For example, in any "partial institution" case currently on appeal, the SAS decision would seem to require the Federal Circuit to remand that case to the PTAB, directing it to take such steps, as necessary to address any non-instituted claims that were challenged in the petition. The PTAB may then decide to reopen evidence, briefing and schedule another hearing, at least for the previously non-instituted claims. Alternatively, the PTAB might choose to update its decision to indicate that the claims for which it declined institution are affirmed.

Further issues arise with the time limits for IPRs. Section 316(a) requires the Director to proscribe regulations that require a final determination to issue not later than one year after institution, but, which for good cause shown, may be extended by not more than six months. For a pending case, one approach is that the parties may request the additional six months. Perhaps the PTAB would limit the additional time solely for completing the record on the non-instituted claims, particularly if a hearing has already been held. Another possibility, which would be more forgiving in terms of scheduling, would be to vacate the institution decision and issue a new institution decision based on the original petition (to avoid the expiration of the one-year period to bring an IPR) that would review all claims. Could this approach then be considered to reset the one-year clock? At least for now, the PTAB April 26 Guidance indicates that for pending cases instituted on fewer than all challenges, the PTAB may issue a supplemental order instituting trial on all challenged grounds and may take further action to manage the proceeding, including extending the schedule. Petitioners and Patent Owners are expected to meet and confer to address these issues.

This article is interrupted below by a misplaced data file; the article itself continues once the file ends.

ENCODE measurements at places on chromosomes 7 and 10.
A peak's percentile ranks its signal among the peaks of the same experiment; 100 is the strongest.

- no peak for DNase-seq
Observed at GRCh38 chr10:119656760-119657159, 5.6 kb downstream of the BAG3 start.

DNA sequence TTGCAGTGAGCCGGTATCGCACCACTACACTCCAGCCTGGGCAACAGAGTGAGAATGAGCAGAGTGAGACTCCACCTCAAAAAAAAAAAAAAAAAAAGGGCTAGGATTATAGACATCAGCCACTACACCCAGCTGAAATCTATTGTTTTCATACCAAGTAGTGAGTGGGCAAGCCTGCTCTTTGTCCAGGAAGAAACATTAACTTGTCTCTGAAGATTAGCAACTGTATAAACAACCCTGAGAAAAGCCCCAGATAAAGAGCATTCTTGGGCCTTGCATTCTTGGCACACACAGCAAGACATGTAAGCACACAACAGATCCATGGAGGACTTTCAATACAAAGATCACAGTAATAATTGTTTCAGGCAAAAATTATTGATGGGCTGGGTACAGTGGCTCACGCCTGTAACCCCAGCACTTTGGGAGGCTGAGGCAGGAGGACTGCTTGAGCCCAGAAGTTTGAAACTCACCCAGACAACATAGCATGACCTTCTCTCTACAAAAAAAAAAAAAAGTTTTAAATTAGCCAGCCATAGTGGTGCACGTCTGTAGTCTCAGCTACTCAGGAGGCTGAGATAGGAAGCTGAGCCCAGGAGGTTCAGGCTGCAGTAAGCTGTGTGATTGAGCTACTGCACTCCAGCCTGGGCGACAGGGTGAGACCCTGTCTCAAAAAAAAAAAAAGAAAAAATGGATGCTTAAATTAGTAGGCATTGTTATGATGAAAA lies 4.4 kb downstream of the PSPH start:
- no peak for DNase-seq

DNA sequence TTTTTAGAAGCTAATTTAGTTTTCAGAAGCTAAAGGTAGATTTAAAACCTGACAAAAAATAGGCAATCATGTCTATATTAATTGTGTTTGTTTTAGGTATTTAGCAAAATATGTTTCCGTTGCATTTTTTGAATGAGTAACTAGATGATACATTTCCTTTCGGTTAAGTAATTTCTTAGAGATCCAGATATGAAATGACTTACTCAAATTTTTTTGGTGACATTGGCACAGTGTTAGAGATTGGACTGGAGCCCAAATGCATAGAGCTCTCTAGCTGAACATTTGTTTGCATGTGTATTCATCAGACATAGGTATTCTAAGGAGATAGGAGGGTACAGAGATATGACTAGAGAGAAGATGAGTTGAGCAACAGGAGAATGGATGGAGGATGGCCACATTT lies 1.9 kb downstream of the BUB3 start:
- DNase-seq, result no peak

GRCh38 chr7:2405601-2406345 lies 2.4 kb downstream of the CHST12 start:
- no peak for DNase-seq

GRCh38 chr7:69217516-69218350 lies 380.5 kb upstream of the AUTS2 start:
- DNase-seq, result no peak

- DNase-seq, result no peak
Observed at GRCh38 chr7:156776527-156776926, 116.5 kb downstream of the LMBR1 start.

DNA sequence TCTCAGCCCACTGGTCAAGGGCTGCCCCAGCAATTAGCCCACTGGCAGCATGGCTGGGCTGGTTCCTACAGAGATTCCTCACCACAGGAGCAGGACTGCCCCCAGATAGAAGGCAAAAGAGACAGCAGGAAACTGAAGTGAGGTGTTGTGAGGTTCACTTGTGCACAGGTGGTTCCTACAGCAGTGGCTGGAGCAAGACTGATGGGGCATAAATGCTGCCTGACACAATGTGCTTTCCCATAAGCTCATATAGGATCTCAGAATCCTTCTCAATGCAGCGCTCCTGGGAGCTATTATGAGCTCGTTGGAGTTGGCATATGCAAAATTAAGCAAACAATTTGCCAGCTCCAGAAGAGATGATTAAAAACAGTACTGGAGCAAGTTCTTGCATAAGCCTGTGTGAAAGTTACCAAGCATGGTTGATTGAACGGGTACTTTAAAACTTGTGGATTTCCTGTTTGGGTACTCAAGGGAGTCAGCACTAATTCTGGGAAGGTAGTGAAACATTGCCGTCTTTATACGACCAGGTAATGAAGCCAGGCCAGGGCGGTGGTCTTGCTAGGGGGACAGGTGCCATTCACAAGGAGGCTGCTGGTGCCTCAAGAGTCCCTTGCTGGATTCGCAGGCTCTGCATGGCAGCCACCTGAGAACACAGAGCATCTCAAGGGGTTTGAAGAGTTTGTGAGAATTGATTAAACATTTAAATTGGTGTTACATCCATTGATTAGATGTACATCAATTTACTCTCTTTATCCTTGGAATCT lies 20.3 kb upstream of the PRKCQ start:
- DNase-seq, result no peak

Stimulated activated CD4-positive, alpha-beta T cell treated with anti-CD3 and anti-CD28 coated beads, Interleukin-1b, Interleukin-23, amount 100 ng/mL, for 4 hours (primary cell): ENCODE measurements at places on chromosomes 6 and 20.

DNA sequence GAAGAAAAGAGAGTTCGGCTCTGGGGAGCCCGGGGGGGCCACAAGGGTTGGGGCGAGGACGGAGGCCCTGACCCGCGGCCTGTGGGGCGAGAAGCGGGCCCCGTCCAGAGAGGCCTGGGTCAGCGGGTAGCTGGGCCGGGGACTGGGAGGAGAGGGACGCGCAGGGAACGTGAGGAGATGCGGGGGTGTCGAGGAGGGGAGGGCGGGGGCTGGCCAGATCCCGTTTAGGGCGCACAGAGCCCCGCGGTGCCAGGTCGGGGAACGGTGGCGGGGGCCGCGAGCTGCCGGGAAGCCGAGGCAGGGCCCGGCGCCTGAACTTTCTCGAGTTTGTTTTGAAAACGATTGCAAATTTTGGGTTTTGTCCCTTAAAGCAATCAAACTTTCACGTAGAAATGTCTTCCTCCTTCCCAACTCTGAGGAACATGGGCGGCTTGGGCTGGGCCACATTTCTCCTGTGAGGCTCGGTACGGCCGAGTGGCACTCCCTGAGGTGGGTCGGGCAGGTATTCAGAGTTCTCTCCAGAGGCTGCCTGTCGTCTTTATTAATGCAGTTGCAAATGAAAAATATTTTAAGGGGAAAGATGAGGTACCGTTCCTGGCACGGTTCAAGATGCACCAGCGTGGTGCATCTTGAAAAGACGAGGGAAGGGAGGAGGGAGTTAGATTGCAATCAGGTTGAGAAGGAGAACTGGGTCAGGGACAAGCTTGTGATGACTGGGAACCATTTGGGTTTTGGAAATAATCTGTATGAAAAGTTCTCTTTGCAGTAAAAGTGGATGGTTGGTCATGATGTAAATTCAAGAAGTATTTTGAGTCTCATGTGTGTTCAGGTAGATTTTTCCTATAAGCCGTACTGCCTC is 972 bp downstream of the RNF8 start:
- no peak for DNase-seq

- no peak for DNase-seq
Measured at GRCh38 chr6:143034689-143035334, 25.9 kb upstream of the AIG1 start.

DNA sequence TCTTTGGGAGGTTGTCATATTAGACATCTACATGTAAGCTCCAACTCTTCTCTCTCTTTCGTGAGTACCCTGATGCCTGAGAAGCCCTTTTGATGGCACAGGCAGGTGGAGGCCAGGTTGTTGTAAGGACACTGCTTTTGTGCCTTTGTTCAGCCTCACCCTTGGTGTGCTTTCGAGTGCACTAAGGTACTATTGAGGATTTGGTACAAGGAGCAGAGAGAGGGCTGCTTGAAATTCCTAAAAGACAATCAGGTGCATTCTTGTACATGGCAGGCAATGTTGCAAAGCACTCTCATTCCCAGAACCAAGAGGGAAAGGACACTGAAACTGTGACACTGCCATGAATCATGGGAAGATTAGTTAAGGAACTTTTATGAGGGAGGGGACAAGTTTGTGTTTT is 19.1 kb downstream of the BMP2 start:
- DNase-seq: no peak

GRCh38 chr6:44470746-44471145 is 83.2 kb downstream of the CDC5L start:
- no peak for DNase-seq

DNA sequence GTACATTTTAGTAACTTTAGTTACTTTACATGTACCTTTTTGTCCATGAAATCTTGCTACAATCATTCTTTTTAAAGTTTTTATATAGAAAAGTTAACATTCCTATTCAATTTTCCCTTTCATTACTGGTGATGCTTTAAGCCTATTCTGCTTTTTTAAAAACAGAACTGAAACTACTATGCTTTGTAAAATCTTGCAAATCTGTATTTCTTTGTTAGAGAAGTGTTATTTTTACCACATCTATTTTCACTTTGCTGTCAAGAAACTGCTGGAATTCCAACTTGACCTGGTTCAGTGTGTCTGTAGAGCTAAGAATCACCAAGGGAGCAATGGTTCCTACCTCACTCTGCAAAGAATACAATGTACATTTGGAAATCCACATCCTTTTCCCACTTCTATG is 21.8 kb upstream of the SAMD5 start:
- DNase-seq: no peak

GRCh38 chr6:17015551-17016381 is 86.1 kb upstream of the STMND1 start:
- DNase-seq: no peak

An interesting twist could arise if the PTAB decides to follow the suggestion from Justice Ginsburg’s dissent for new petitions—deny institution where the PTAB believes some claims should not be reviewed, but with an indication that it might reach a different outcome if only some claims were challenged. In SAS, the majority expressly declined to decide whether this approach would be permissible (slip op., at 11). If the PTAB takes this approach and a challenger then chooses to refile on fewer than all claims, should the estoppel provisions apply to all claims even though the PTAB has indicated it would not institute on a broader set of claims? A patent owner may argue that the challenger chose to file a new petition that did not seek to invalidate all claims so the estoppel provisions should apply. On the other hand, a challenger may argue that, based on the PTAB’s rejection of the initial petition directed to a broader set of claims, estoppel should not apply to the claims for which the PTAB indicated it would not institute a review.

The PTAB April 26 Guidance indicates that the PTAB will "continue to assess the impact of [the SAS] decision on its operations and will provide further guidance in the future if appropriate." We expect that the PTAB will also engage in subsequent rule-making to address the issues raised by SAS, but for now, the full effect of SAS remains uncertain.